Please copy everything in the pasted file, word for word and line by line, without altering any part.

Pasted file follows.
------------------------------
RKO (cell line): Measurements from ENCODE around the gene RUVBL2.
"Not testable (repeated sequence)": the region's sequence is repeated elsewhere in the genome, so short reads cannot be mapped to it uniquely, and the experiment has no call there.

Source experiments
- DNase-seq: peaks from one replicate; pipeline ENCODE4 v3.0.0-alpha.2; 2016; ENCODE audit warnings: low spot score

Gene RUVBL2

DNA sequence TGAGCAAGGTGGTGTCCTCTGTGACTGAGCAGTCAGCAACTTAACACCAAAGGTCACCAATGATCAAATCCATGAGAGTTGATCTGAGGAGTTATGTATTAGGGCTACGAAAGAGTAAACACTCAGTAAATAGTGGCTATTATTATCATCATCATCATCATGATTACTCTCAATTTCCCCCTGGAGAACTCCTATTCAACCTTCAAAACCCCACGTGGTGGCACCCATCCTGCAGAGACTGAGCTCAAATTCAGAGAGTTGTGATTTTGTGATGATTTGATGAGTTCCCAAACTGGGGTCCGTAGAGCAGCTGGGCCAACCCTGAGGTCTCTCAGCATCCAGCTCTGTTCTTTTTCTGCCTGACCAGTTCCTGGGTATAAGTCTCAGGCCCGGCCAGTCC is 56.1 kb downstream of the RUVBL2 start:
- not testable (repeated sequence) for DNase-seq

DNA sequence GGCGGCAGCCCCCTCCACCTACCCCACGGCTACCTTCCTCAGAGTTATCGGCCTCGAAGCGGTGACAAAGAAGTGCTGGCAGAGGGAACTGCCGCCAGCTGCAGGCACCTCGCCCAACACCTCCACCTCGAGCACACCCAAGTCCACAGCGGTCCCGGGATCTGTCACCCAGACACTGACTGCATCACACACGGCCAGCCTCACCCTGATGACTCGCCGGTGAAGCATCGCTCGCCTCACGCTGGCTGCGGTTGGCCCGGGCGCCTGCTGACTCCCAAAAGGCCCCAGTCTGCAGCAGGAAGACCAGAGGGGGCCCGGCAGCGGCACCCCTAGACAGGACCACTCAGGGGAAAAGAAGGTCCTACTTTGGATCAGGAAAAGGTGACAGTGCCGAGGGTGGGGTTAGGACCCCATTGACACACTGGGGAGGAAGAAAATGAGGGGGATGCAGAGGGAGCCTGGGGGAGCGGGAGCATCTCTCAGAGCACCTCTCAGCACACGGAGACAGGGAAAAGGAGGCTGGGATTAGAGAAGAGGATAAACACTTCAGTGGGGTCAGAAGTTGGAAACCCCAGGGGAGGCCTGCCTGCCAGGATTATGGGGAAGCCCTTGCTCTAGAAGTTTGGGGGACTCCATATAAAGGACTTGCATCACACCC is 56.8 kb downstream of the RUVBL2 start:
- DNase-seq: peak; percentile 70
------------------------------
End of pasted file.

RKO (cell line): Measurements from ENCODE around the gene RUVBL2.
"Not testable (repeated sequence)": the region's sequence is repeated elsewhere in the genome, so short reads cannot be mapped to it uniquely, and the experiment has no call there.

Source experiments
- DNase-seq: peaks from one replicate; pipeline ENCODE4 v3.0.0-alpha.2; 2016; ENCODE audit warnings: low spot score

Gene RUVBL2

DNA sequence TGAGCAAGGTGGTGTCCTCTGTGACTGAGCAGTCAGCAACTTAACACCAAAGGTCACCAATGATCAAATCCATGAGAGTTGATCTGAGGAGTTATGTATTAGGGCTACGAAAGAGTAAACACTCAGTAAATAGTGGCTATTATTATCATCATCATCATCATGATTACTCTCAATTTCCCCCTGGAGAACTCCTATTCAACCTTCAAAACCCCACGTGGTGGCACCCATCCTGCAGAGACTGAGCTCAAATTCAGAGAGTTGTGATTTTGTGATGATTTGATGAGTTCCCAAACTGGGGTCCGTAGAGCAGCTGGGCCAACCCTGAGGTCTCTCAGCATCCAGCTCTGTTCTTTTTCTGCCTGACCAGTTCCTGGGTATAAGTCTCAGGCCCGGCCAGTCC is 56.1 kb downstream of the RUVBL2 start:
- not testable (repeated sequence) for DNase-seq

DNA sequence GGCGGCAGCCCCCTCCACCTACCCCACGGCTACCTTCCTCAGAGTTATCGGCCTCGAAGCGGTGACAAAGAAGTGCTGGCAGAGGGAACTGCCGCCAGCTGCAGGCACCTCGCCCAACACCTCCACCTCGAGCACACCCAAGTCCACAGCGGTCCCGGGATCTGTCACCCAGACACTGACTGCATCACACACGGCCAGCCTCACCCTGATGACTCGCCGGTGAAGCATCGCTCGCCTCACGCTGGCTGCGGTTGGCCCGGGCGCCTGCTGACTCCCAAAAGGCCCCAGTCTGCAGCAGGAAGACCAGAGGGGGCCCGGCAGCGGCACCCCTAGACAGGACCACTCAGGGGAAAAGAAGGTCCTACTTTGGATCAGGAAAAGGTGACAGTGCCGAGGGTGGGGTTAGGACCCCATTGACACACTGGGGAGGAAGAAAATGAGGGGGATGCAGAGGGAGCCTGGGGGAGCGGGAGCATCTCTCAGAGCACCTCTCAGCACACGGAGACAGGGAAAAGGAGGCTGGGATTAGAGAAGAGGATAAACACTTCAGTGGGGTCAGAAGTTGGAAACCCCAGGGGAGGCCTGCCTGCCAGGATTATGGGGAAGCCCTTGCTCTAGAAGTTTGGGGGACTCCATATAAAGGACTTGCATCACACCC is 56.8 kb downstream of the RUVBL2 start:
- DNase-seq: peak; percentile 70